By G.I. WILSON
Buford is prepared to give another one of his fishing presentations at the Crossroads Merc and Feeds.
A crowd has gathered to experience another of Buford’s breathtaking fishing adventures. These events are well publicized and always attract a crowd.
Buford has the means–a modern day Jed Clampett–to take trips they can only dream of. He has traveled all over the world on exciting fishing trips. He is a master story teller. He has that captivating ability to keep a group mesmerized.
Tillie, owner/manager, has mopped and polished the well-worn hardwood floors. Decks of playing cards and boxes of dominos have all been put away for the occasion.
Every available bench, apple crate, five-gallon bucket, and bale of hay have been taken.
The pungent aromas of fresh vegetables, fruits, grains and freshly ground coffee fill the air.
An old belt-driven ceiling fan struggles to keep the hot, humid air moving.
Tillie has filled a #3 wash tub with ice and RC Colas, and opened a fresh box of salted Planters peanuts. No treat, on a humid southwestern afternoon, quite so satisfying as salted Planters peanuts dumped into a bottle of cold RC.
Buford takes his place on his favorite stool. All conversation stops.
He clears his throat. “As ya’ll know, I”ve been on another trip. Always wanted to catch one of them monster white sturgeon. Did my research, best place, O-re-gon’s Willa-mette River.
“They say their words different than we do down here. But I say them like Curt Dowdy did, on the Wide World of Sports years ago. Good enough for old Curt, good enough for me.
“They don’t even say salmon like we do. They say ‘samen.’
“Told ‘em I wanted to hire best captain on the river. And I did. Captain Don. He knows sturgeon. I think with his fancy e-lec-tronicks, he can dang near read a sturgeon’s mind.”
“Well we cruised around with him showing me all these fish on the screen. He pointed out smaller ones. Some were moving upriver. Showed me schools of four-to-six footers, then big ones, seven-to-nine feet, holding behind boulders the size of a Volkswagen.
“Then, he pointed out ‘the car.’ Said, ‘Hook a big one, have to keep him away from that car. They get in there and break off.’
“I thought maybe he was pulling my leg, you know, a guide joke.
“Time to anchor up and fish. Captain has an anchor looks big enough to hold the Titanic. Then I begin to see how powerful this river is. I have never seen a river this powerful and swift.”
“How swift was it?” Billy asks weakly, as afraid to interrupt.
“Well, we were anchored under a high bridge. The current would grab the shadow of the bridge and take it downriver 20-30 feet before turning it loose.”
Dead silence. A peanut bounces off the wooden floor, sounds like a golf ball.
A group exhale sends Planters wrappers flying across the room.
Buford has sucked them in again.
After the laughter subsides, Buford continues with new vigor.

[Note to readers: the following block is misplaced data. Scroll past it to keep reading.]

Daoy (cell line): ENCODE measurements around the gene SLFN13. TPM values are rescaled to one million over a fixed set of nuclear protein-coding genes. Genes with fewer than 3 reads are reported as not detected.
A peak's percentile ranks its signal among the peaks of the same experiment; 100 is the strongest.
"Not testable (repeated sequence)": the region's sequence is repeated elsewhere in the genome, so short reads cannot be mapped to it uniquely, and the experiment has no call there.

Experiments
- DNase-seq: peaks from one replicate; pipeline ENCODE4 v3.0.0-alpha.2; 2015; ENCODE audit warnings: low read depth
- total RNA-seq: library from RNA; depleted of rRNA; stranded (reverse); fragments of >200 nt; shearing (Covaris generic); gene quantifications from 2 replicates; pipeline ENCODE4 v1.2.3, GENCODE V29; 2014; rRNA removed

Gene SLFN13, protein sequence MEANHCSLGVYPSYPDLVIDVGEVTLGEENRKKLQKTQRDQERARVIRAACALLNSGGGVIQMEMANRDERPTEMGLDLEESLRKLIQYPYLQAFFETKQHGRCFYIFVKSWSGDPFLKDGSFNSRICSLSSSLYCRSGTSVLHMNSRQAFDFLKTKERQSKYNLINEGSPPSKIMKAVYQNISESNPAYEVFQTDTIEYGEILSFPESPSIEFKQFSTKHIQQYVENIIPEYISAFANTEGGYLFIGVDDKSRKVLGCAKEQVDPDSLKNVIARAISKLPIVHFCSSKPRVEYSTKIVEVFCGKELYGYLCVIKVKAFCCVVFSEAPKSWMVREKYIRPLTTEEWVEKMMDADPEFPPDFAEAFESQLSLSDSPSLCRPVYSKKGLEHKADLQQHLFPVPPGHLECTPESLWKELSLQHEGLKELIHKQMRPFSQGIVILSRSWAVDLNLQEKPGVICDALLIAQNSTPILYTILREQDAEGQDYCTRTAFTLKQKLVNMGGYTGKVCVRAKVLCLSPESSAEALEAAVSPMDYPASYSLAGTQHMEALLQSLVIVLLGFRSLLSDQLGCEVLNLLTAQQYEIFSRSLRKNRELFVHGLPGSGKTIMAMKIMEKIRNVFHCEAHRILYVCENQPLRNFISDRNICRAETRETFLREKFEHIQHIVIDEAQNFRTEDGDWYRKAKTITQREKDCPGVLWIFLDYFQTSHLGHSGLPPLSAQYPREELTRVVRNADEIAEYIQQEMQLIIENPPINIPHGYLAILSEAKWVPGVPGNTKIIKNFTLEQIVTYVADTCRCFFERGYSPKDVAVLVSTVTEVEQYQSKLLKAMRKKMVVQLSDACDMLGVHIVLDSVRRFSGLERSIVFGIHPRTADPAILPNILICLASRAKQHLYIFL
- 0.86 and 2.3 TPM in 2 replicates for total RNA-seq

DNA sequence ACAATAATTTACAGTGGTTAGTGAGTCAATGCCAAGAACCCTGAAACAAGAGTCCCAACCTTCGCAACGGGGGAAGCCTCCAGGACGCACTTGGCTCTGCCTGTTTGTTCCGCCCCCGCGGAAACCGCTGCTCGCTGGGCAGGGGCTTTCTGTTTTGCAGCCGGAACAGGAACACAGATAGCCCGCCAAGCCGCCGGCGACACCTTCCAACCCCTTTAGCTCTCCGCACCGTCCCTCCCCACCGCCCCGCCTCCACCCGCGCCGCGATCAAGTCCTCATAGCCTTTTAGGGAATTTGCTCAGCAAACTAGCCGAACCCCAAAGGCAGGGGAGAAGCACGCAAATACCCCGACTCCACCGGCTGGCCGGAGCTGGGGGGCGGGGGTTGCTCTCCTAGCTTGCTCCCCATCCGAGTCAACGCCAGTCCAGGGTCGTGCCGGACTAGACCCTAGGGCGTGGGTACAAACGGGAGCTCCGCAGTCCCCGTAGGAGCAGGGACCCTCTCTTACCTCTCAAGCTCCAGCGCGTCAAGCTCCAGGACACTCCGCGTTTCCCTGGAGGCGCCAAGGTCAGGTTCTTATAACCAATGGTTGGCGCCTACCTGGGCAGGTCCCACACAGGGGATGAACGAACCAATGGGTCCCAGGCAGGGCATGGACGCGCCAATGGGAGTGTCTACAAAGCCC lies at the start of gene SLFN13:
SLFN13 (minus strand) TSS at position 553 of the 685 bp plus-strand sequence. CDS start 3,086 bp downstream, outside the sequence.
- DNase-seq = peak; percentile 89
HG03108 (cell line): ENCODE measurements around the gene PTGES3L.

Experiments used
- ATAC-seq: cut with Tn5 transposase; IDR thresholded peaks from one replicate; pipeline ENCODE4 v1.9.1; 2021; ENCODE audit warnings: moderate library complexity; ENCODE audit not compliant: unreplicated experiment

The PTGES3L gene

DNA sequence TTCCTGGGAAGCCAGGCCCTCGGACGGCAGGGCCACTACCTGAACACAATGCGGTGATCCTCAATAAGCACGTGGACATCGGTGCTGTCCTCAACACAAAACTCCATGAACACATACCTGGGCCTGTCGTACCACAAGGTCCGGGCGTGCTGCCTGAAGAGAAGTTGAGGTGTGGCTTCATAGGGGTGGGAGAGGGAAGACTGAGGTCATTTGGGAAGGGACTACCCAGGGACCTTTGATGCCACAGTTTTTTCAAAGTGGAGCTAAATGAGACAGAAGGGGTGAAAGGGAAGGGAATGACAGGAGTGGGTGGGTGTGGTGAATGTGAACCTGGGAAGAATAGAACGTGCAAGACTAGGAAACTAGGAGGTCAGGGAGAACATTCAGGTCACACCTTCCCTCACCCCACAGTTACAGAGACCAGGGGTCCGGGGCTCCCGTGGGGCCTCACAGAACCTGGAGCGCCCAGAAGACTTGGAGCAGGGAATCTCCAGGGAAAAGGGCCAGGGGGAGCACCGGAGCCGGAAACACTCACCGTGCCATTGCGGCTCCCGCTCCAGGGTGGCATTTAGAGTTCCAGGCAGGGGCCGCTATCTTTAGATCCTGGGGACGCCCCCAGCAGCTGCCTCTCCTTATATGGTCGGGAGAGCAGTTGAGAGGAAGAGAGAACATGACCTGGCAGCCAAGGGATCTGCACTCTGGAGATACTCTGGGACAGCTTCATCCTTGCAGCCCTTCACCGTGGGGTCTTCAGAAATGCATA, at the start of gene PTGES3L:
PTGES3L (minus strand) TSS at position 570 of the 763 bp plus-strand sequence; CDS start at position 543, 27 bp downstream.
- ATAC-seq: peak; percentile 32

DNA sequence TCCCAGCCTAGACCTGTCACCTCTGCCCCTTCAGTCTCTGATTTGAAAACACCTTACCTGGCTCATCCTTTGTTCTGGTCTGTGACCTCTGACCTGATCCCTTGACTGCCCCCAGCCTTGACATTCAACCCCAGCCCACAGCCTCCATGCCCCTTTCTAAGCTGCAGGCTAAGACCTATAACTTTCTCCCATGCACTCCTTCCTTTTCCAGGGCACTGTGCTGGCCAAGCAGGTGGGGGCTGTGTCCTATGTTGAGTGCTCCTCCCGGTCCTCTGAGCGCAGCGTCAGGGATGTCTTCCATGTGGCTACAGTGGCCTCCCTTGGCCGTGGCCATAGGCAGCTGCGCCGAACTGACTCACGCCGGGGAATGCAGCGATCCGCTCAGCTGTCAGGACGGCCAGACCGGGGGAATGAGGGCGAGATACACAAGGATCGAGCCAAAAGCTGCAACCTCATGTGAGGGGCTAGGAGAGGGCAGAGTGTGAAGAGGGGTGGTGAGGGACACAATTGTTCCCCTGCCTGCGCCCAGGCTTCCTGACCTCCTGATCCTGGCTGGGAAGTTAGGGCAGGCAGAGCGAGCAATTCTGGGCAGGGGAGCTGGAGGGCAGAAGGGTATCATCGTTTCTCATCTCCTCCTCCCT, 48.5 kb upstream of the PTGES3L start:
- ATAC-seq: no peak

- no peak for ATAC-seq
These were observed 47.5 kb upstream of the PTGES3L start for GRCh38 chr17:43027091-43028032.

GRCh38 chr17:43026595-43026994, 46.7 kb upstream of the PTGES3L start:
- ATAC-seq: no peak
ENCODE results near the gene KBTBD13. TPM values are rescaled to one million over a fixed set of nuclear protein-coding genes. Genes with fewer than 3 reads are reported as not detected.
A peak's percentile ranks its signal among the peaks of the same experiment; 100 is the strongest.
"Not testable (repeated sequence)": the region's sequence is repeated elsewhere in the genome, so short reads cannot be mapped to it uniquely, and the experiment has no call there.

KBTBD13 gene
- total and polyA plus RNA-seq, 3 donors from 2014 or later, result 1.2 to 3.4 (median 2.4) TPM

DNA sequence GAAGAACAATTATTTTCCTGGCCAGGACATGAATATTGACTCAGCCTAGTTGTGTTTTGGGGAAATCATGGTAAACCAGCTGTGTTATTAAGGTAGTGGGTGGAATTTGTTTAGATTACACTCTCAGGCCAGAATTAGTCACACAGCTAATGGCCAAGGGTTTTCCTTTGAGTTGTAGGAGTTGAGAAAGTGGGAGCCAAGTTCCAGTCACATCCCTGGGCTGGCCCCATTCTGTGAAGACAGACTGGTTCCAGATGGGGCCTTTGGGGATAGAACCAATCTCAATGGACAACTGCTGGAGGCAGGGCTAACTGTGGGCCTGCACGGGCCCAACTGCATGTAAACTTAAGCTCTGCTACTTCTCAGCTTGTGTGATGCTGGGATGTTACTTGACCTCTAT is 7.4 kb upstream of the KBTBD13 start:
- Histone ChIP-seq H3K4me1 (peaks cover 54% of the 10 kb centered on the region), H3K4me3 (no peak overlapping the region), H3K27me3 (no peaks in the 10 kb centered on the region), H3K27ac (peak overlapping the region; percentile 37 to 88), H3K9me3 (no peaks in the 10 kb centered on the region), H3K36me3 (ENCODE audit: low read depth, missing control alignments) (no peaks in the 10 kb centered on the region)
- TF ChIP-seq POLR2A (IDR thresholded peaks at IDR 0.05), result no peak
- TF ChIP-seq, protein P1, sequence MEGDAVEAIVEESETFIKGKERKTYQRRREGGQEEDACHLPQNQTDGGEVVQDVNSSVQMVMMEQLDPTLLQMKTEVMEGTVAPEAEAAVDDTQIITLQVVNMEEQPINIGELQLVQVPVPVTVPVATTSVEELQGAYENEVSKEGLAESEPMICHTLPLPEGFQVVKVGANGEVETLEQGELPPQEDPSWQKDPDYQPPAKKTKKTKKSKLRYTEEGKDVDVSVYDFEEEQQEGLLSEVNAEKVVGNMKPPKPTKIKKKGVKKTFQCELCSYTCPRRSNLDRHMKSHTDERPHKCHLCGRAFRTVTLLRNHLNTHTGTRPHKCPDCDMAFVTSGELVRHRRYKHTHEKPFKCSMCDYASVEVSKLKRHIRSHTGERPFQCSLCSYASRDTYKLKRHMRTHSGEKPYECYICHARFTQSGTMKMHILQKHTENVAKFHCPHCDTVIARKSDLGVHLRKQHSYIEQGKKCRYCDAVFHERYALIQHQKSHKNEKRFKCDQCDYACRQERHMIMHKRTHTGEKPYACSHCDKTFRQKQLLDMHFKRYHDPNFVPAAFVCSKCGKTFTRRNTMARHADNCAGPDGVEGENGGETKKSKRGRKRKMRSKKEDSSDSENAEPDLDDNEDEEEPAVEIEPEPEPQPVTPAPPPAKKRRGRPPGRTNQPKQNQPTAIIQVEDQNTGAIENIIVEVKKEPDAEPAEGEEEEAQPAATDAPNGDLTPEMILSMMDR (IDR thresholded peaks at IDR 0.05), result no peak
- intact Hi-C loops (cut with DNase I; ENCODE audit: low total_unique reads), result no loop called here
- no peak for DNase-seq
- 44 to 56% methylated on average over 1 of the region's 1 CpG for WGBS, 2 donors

“About that powerful current, we had to use 16 oz of lead to get our bait to the bottom and, it is only 20 feet deep.
“Talk about real bait. Captain opens up a cooler and pulls out a two-pound shad and uses the whole darned thing. Uses a 13/0 hook. Looks like a hay hook. He winds up that bait with all kind of hitches and weaves the hook through it.
“Captain casts the bait 25-30 yards downriver. ‘You need a lot of line out so they can’t detect any movement when you pick up the rod.’
“He explains how these are huge fish but very picky biters. ‘They may fool around with the bait 5-10 minutes before they take it. Key is patience. Let them pull off 10-15 feet of line, swim away with it, then set the hook, hard.’
“It’s my lucky day. Haven’t finished my cup of coffee when the tip of that heavy rod begins to slowly dip down.
“I can see line slowly coming off the big reel. Soon the rod starts loading up and line buzzing off.
“Captain walks me through, ‘Gently pick up the rod. We want him to take 20-25 yards of line. Flip the switch and engage the drive. Set the hook as hard as you can. Fish on.’
“Tell you boys, I’m hooked to a runaway missile. Line is smoking off that reel, and I’m hanging on with all my might.”
‘He’s coming up. He’s coming up,’ Captain yells.’
“Hundred yards out this beautiful, historic monster blasts out of the water like a missile from a nuclear sub. Must have created a minor tsunami for the immediate area.”
“Well, he takes off like the proverbial cat on a hot tin roof. Captain breaks loose from the anchor. We cover over a mile without slowing down, then makes a U-turn and head back upriver into that heavy current.
“I gain yards, he takes them back. We make it back to where we hooked up.
‘He’s headed for the car,’ Captain Don hisses. ‘You’re gonna lose ‘em.’
“Well, I dig in, bury the butt of the rod in my gut. That heavy rod buckles down almost to the water, vibrating and making a buzzing sound. Figure it could explode any minute.”
“Danged monster keeps taking line as Captain Don maneuvers the boat trying to pull away from the car.”
By now Buford has totally immersed himself into the action, leaning forward and coming up in rod pumping motions, eyes bugged out, veins in his neck bulging, sweat dripping from his handsome stash.
His actions are so vivid, half the group is swaying back and forth with him.
“Feel him wiggle into that old car,” Buford whispers, almost out of breath. “I feel the braided line sawing on metal.
“I wasn’t going to give up that easy,” Buford almost blasts out, with a firm grip on the imaginary rod.
“I dig my heels into the side of the boat, bury the butt of that rod in my crotch, and keep reefing.
“He will saw the line on metal and break it,’ Captain says, but I dig in that much harder. I gain two feet, then lose three.”
Suddenly, Buford stops. Relaxes. Picks up his RC Cola, dumps in some peanuts, and takes a healthy swig.
“You know, boys, I still think I could have got him out of that car, but he rolled up the danged window.”